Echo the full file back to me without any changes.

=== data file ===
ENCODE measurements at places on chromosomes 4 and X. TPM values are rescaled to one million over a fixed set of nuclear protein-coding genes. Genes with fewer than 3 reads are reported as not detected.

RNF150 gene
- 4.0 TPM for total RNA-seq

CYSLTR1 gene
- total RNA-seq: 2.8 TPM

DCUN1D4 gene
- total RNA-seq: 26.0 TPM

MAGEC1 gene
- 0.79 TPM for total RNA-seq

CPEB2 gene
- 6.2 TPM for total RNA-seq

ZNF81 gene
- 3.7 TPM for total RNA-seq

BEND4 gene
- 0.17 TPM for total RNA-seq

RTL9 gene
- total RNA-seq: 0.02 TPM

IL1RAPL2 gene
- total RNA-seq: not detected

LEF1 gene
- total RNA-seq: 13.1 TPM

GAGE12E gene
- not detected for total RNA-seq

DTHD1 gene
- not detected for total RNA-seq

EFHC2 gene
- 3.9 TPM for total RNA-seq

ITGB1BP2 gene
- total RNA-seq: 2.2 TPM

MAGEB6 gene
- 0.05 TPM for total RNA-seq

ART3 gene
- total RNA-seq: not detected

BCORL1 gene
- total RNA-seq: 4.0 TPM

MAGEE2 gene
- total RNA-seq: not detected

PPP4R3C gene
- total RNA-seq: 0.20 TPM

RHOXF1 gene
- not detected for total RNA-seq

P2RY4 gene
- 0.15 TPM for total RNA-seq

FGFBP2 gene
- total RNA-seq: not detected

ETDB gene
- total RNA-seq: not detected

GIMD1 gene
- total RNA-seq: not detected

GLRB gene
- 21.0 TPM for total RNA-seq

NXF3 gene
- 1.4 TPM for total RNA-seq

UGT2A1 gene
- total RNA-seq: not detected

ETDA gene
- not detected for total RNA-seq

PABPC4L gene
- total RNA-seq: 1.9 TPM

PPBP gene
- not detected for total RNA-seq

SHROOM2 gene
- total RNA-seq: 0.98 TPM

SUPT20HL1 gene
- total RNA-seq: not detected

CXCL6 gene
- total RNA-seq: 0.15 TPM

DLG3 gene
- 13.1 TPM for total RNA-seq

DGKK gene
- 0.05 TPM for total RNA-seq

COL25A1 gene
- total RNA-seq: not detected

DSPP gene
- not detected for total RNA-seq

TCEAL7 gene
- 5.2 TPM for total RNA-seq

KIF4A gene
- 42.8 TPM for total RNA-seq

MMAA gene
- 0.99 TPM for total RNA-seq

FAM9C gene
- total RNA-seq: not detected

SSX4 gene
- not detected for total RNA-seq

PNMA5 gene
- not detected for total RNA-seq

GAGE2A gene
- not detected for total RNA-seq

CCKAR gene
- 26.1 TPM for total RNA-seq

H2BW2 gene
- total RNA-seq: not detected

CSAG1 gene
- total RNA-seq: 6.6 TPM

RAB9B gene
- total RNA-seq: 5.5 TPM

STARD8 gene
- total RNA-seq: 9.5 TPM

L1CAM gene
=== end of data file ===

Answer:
ENCODE measurements at places on chromosomes 4 and X. TPM values are rescaled to one million over a fixed set of nuclear protein-coding genes. Genes with fewer than 3 reads are reported as not detected.

RNF150 gene
- 4.0 TPM for total RNA-seq

CYSLTR1 gene
- total RNA-seq: 2.8 TPM

DCUN1D4 gene
- total RNA-seq: 26.0 TPM

MAGEC1 gene
- 0.79 TPM for total RNA-seq

CPEB2 gene
- 6.2 TPM for total RNA-seq

ZNF81 gene
- 3.7 TPM for total RNA-seq

BEND4 gene
- 0.17 TPM for total RNA-seq

RTL9 gene
- total RNA-seq: 0.02 TPM

IL1RAPL2 gene
- total RNA-seq: not detected

LEF1 gene
- total RNA-seq: 13.1 TPM

GAGE12E gene
- not detected for total RNA-seq

DTHD1 gene
- not detected for total RNA-seq

EFHC2 gene
- 3.9 TPM for total RNA-seq

ITGB1BP2 gene
- total RNA-seq: 2.2 TPM

MAGEB6 gene
- 0.05 TPM for total RNA-seq

ART3 gene
- total RNA-seq: not detected

BCORL1 gene
- total RNA-seq: 4.0 TPM

MAGEE2 gene
- total RNA-seq: not detected

PPP4R3C gene
- total RNA-seq: 0.20 TPM

RHOXF1 gene
- not detected for total RNA-seq

P2RY4 gene
- 0.15 TPM for total RNA-seq

FGFBP2 gene
- total RNA-seq: not detected

ETDB gene
- total RNA-seq: not detected

GIMD1 gene
- total RNA-seq: not detected

GLRB gene
- 21.0 TPM for total RNA-seq

NXF3 gene
- 1.4 TPM for total RNA-seq

UGT2A1 gene
- total RNA-seq: not detected

ETDA gene
- not detected for total RNA-seq

PABPC4L gene
- total RNA-seq: 1.9 TPM

PPBP gene
- not detected for total RNA-seq

SHROOM2 gene
- total RNA-seq: 0.98 TPM

SUPT20HL1 gene
- total RNA-seq: not detected

CXCL6 gene
- total RNA-seq: 0.15 TPM

DLG3 gene
- 13.1 TPM for total RNA-seq

DGKK gene
- 0.05 TPM for total RNA-seq

COL25A1 gene
- total RNA-seq: not detected

DSPP gene
- not detected for total RNA-seq

TCEAL7 gene
- 5.2 TPM for total RNA-seq

KIF4A gene
- 42.8 TPM for total RNA-seq

MMAA gene
- 0.99 TPM for total RNA-seq

FAM9C gene
- total RNA-seq: not detected

SSX4 gene
- not detected for total RNA-seq

PNMA5 gene
- not detected for total RNA-seq

GAGE2A gene
- not detected for total RNA-seq

CCKAR gene
- 26.1 TPM for total RNA-seq

H2BW2 gene
- total RNA-seq: not detected

CSAG1 gene
- total RNA-seq: 6.6 TPM

RAB9B gene
- total RNA-seq: 5.5 TPM

STARD8 gene
- total RNA-seq: 9.5 TPM

L1CAM gene